Courtesy of www.AirPano.com
The New Acropolis Museum in Athens is a fact.
The Museum, designed by the Swiss-born architect Bernard Tschumi in collaboration with Michalis Photiadis & Associate Architects in Athens, opened its doors to the public only a few days ago on June 20th. Located only 300 meters (980 feet) SouthEast of the Parthenon, with an exhibition space of 14,000 square meters and a cost of €130 million, the New Acropolis Museum houses some of the most famous works of classical antiquity. It aims at providing the visitors with a comprehensive picture of the human presence on the Acropolis, from the pre-historic times through late Antiquity, with the advantage of being built on the slope of the Acropolis itself. The three major materials used for its construction are glass for the facades and some of the floors, concrete for the core and the columns, as well as marble for the galleries.
Inside the Museum, visitors ascend a wide glass-floored gallery, as if they were ascending the slope of the Acropolis. The glass ramp reveals ancient remains that were excavated during the building’s construction, thus providing a sense of continuity between the Acropolis and the museum site itself. Along the ramp, on the left and right hands, archaeological finds from the sanctuaries, as well as from the almost uninterrupted settlements from the end of the Neolithic period (about 3000 BC) until late antiquity (6th century AD) are displayed. At the end of the ramp the visitors come across the large finds of the “Hekatompedon”, the first large temple of the Goddess Athena on the Acropolis.
On the second floor archaic and early classical statues are scattered across a big gallery like a crowd in an agora. The specific display selection caused curatorial dispute, as the visitors might miss many important statues of the time, such as the “Kritios Boy” and other landmarks of archaic and classical sculpture. However, while wandering around one cannot help noticing the interaction between the public and the statues. The three-dimensional exhibits seen from all sides create a sense of an ongoing dialogue between the people mingling with the statues like in a promenade; visitors are pausing, admiring, taking photos and walking back and forth while following no specific predetermined museum course.
A bit further down, the five Caryatids, those exquisite sculpted female figures from the Erechtheion’s temple porch, seem a bit incomplete without the sixth member of their “family”. The empty statue base is a reminder of the sixth Caryatid, displayed at the British Museum in London.
The top floor is the rectangular Parthenon Gallery. Arranged around an indoor court and with the Museum’s glass enclosure, the gallery display aims at orienting the Marbles – Ionian frieze and metopes – exactly as they were placed at the Parthenon on the 5th century B.C. The visitor has the opportunity to view not only the Parthenon marbles in a space that has exactly the same dimensions as the cella of the Parthenon, but also the monument itself through the gallery’s all around glass enclosure.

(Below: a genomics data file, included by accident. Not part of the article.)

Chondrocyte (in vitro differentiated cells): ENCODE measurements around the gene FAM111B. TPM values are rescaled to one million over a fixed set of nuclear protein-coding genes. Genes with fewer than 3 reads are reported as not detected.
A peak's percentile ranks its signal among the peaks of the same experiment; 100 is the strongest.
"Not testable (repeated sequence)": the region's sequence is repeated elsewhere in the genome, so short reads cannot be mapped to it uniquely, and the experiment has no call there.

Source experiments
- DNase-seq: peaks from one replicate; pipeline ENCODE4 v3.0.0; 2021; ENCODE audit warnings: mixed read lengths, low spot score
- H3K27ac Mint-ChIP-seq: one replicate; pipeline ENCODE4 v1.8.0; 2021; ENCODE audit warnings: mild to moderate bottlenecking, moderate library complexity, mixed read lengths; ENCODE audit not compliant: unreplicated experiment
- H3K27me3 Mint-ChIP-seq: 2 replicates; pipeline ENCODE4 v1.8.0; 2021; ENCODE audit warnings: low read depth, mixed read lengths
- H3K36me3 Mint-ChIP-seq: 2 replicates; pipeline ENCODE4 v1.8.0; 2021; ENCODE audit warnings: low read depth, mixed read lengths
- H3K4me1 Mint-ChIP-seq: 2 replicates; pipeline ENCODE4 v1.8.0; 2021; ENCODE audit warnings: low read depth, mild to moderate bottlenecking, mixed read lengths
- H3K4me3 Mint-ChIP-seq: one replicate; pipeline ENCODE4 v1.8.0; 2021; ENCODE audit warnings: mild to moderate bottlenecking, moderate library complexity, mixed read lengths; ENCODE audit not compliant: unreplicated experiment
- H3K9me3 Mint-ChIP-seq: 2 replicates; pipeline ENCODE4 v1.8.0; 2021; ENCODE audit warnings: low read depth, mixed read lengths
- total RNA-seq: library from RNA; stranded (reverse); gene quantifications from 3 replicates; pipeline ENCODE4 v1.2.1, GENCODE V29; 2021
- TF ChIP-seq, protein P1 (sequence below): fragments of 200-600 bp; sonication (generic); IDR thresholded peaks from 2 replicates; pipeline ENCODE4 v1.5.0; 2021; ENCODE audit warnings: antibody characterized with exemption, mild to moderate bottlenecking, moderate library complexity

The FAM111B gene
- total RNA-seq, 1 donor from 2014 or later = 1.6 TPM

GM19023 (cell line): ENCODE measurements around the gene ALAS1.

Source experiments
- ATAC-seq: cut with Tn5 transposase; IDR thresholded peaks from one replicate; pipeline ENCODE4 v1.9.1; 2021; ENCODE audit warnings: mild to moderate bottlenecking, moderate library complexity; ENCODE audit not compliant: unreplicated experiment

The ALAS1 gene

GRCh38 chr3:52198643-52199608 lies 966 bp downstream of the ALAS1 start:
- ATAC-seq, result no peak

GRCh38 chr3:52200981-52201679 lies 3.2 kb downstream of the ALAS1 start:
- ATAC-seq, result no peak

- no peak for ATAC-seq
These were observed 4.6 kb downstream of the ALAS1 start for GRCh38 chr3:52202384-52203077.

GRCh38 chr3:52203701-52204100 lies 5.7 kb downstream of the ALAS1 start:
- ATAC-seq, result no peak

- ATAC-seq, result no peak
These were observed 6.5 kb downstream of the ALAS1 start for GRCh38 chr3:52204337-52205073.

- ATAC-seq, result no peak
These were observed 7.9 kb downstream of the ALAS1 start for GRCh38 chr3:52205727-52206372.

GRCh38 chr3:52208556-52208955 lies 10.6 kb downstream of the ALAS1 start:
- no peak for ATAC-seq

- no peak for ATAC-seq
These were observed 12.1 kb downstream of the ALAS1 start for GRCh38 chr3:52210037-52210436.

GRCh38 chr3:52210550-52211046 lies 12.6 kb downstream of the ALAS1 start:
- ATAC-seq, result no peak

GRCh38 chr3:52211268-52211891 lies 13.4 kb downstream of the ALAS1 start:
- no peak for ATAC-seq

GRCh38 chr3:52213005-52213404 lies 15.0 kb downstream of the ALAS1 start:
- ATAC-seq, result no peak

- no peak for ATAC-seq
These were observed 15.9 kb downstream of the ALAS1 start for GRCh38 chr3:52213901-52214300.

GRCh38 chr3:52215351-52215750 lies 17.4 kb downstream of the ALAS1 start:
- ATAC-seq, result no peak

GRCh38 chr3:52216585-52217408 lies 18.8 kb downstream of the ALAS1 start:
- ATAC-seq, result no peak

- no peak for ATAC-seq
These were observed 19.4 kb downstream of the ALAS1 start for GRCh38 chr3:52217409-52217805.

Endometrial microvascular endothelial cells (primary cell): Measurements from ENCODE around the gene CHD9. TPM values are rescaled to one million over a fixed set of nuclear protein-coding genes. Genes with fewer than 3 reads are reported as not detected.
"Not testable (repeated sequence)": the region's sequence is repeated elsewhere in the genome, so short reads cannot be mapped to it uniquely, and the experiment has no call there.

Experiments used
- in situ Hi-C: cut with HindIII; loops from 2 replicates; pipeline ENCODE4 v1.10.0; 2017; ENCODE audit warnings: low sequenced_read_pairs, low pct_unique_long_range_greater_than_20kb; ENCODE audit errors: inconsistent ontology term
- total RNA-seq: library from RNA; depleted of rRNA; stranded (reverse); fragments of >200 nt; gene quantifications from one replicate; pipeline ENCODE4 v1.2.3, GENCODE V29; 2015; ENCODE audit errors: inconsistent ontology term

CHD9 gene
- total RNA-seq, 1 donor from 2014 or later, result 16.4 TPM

Ancient Athens and modern Athens combined, with the Parthenon and the Acropolis as their focal point. The presence of ambient natural light on the marbles is what makes the display breathtaking.
The New Acropolis Museum is a major event not only for Greece. Its completion is one more argument on the ongoing issue of the repatriation of the Parthenon Marbles from the British Museum. Removed by Lord Elgin’s agents from 1801 to 1812 under a controversial permission from the Ottoman authorities to remove pieces from the Acropolis, the return of the Parthenon marbles has been troubling governments, museums and the public. The return of the marbles is not a new issue; one cannot mention politicians with an eye to posterity, starting with Melina Mercouri – the late actress who initiated the campaign for the return of the marbles already in 1981. The large worldwide archaeological and public community, who support the return of the marbles to their rightful place, now have another strong practical and sentimental argument: a brand new Museum, constructed with top architectural standards right on the Acropolis slope, thus facilitating the reunification of the marbles.
Moreover, the Museum -with its first construction groundbreaking taking place in September 2003- has been at the centre of general interest; neighbours have been complaining, values of surrounding houses have been raised; pros and cons have been expressed by curators and architects both on the museum design and the connection of the building to the general urban architecture. It makes sense for objections to arise on such a huge project. In all attempts and projects, from the smallest structure building to the largest construction, conflicting voices and objections often arise. For something of the New Acropolis Museum magnitude, those were even more.
The New Acropolis Museum is already extremely popular among visitors from all over the world. What is now left for you is to experience the Museum for yourselves.